We picked up our pace, quickly descending towards the Sovatna slope, but then, somewhere in the middle of the way further down, we noticed a big Alpine ibex strolling around one of the very few green patches among the jagged rocks and cliffs speckled with pretty colorful little flowers. We approached him quietly, slowly crawling on our toes while watching him carelessly munch on soft grass. After a while, our furry friend decided it was time to move on, while we treated ourselves to a 20-minute snooze in a meadow of flowers before heading back down to real life.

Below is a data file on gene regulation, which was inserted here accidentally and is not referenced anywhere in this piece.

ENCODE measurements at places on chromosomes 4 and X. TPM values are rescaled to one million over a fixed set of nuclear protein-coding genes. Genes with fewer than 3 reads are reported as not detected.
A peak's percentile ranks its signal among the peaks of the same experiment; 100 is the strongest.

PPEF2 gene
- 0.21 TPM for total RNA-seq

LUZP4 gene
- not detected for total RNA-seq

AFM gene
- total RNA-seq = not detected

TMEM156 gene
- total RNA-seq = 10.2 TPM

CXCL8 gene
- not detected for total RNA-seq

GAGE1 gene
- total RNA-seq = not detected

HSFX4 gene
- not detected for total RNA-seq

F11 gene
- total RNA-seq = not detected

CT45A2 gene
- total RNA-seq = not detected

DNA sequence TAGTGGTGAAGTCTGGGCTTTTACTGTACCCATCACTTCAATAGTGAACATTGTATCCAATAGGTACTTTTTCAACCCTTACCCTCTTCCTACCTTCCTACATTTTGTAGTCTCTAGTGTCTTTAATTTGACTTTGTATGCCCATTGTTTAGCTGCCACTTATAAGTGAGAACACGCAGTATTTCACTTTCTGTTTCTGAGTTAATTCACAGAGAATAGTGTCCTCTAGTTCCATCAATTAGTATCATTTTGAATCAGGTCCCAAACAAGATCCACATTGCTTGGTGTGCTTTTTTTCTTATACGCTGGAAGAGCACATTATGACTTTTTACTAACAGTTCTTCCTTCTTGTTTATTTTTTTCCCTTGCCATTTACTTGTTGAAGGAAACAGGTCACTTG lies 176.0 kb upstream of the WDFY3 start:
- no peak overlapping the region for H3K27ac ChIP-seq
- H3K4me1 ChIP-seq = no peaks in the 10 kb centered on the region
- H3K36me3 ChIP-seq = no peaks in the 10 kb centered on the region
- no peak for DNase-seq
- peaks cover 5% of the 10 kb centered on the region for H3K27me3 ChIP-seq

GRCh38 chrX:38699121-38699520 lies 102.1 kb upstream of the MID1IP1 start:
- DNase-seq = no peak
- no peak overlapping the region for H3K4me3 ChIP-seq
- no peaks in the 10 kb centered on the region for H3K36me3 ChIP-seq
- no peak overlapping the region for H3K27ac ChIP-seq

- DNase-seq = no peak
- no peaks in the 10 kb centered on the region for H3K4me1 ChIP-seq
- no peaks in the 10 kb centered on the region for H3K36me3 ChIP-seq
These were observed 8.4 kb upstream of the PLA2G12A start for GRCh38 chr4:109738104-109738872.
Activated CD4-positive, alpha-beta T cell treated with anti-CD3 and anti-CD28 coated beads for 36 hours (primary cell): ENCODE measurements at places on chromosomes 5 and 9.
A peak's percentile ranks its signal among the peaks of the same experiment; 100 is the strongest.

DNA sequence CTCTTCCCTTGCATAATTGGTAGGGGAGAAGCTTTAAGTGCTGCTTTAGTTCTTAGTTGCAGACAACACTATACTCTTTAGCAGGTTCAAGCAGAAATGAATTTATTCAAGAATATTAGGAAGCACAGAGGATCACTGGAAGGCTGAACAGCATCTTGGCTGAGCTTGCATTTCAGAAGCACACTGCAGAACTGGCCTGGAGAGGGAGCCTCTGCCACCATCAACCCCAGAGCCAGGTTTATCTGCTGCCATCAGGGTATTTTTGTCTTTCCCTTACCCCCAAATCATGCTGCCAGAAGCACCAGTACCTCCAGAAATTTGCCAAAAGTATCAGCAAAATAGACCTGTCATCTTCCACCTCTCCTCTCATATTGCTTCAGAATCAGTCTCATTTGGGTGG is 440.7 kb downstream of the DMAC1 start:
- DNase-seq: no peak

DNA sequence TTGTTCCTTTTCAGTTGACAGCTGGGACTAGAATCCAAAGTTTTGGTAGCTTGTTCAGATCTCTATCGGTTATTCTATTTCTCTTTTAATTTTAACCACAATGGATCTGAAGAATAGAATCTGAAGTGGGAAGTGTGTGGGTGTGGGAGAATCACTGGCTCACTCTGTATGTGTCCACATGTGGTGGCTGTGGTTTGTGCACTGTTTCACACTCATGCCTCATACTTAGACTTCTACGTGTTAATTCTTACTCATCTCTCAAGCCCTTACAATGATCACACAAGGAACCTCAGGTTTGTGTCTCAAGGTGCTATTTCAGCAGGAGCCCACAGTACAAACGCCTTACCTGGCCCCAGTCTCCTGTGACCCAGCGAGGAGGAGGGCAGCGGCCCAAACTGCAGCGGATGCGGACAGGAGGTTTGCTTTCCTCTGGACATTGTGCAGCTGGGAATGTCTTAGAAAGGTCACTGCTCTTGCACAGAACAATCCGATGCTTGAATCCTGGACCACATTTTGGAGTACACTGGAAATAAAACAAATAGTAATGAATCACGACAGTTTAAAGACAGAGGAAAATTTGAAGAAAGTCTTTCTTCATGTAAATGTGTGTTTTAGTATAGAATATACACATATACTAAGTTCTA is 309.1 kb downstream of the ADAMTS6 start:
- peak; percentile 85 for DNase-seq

An Alpine ibex proudly standing before Triglav.
Thankfully, the weather held nicely the whole day. We reached the Aljaž Hut near the parking lot at 6.30 pm, that was just the right time for a refreshing evening drink. Other hikers exchanged interesting stories, a good part of them included Triglav, and we listened, knowing how incredible our trip had been, probably even more so than overcrowded Triglav.